I’m not the only one who thinks that’s a clear reference to sex. You can read the rest of the song’s lyrics for yourself, but you’ll likely come to the same conclusion. (The song’s official music video, while very popular with more than 100 million views so far, is too quirky to shed any more light on the overall meaning.)

I finally had enough data to send my friend an answer: it’s probably best to not play this Justin Bieber song in church. But does that mean we shouldn’t play any Justin Bieber song (in church or anywhere else)? Can we listen to any secular music for that matter…or should all secular music be condemned just because it’s secular?

That’s a big question and the debate has been raging for quite some time. There are voices on both sides of the argument, but this thoughtful and entertaining YouTube video does a great job helping Christians navigate secular music. In fact, we liked that video so much we actually used it as a jump starter for two great Bible studies (one you can use with your youth ministry and one you can use with your family).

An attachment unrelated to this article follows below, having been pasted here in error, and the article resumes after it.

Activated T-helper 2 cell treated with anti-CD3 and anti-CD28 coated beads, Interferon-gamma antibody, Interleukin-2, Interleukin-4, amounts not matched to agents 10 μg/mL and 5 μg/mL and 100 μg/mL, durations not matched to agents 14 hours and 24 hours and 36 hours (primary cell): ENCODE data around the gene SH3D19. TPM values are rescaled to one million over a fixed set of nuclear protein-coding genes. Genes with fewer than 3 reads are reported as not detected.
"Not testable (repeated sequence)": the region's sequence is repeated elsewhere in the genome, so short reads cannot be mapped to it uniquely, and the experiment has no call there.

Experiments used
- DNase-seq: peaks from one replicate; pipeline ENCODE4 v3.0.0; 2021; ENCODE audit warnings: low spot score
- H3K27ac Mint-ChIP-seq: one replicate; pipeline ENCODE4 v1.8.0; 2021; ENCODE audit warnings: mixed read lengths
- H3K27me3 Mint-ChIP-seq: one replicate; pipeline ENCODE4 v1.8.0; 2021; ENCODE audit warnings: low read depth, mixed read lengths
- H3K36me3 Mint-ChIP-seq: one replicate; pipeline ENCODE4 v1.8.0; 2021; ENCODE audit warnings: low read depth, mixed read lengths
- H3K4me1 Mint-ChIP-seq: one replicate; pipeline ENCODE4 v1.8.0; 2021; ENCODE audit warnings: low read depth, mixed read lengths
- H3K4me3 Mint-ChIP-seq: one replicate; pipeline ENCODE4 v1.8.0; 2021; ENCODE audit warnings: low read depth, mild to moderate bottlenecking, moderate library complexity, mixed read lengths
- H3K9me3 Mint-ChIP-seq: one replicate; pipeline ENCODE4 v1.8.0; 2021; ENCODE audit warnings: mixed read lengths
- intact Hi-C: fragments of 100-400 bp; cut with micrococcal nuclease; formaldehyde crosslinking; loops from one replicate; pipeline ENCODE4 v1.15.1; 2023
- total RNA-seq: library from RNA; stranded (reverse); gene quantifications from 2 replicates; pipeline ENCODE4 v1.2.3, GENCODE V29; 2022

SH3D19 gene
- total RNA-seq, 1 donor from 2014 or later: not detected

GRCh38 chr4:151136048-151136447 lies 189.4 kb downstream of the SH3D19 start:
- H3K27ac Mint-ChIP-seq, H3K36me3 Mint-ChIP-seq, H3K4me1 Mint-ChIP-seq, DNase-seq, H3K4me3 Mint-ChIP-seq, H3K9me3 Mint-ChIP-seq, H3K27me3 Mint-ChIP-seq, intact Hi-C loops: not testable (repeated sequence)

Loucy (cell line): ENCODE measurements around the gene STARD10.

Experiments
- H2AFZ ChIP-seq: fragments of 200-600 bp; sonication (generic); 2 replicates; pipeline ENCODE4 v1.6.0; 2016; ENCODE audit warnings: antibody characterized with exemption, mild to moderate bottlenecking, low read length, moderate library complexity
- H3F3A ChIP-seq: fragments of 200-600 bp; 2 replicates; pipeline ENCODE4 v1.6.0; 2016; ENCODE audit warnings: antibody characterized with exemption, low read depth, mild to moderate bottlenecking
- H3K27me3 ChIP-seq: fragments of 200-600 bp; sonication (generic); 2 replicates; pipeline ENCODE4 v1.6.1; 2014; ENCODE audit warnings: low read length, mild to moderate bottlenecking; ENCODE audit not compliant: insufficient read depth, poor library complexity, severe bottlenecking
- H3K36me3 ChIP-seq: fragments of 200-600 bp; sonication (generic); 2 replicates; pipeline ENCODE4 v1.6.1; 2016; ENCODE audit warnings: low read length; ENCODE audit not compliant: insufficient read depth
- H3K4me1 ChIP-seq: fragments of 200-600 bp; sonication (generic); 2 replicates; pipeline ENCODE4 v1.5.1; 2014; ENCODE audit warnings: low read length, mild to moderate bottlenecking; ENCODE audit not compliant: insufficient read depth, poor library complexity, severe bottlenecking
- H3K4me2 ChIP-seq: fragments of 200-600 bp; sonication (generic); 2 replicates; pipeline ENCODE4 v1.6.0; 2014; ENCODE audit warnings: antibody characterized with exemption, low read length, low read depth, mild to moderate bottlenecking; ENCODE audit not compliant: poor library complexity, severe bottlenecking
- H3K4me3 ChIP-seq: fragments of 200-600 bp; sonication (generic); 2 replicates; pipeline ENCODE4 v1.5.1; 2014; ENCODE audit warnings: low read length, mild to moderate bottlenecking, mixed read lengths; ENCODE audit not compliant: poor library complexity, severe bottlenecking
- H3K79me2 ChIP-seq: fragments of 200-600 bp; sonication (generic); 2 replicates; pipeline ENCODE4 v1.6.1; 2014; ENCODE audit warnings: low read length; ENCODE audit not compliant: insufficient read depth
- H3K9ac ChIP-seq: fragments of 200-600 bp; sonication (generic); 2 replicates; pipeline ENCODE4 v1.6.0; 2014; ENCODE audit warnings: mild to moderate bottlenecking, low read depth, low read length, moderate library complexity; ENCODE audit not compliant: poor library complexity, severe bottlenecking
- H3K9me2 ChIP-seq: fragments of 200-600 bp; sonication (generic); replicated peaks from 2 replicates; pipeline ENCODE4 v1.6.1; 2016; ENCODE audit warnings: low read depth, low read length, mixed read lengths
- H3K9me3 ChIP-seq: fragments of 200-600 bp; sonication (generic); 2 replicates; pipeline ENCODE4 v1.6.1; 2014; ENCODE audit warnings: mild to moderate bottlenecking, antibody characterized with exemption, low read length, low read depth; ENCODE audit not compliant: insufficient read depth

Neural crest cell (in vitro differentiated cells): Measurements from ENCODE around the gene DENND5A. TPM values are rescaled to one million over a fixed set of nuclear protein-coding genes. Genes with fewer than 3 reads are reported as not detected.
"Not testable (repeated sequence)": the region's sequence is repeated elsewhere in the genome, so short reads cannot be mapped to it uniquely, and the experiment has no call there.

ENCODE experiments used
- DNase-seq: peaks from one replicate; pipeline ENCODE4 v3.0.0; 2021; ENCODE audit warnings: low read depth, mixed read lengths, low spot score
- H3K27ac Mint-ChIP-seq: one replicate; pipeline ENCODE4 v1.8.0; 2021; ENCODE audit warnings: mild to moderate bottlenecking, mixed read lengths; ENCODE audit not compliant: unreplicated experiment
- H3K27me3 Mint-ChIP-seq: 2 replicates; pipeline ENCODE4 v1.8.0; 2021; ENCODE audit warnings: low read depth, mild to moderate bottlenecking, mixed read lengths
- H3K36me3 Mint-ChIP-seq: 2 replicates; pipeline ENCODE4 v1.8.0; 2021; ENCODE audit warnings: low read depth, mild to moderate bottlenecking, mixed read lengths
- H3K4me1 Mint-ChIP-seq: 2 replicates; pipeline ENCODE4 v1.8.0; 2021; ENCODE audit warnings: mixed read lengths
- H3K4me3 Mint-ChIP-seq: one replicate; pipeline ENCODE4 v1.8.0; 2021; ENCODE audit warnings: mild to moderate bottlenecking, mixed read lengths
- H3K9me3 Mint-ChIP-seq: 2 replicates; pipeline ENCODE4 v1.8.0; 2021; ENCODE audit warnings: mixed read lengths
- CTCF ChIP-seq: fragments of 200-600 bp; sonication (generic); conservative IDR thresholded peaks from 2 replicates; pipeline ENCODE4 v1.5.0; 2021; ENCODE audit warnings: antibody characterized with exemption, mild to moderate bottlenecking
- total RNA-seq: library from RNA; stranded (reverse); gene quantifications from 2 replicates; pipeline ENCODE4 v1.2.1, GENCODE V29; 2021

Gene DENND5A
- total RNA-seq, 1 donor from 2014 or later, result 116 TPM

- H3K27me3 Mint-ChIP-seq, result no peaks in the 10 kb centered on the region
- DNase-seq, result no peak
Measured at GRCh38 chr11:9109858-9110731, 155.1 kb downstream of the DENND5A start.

Essentially, we turn to the godly counsel found in Philippians 4:8. In that verse, the Apostle Paul is wrapping up his letter to a strong church and he gives them this encouragement:

Finally, brothers, whatever is true, whatever is honorable, whatever is just, whatever is pure, whatever is lovely, whatever is commendable, if there is any excellence, if there is anything worthy of praise, think about these things.

So, how do today’s top secular songs stack up against this standard? I’ll walk you through the first three tunes on this week’s Billboard’s Hot 100 Chart in case you want to dissect the whole list with your kids.

  • This week’s #1 song, The Box by Roddy Ricch, drops two F bombs within the first two lines of the lyrics. If you have the courage to keep reading, you won’t find anything “honorable” or “pure” or “lovely” or “commendable.” In fact, it probably doesn’t have any of the qualities Paul outlines in Philippians 4:8.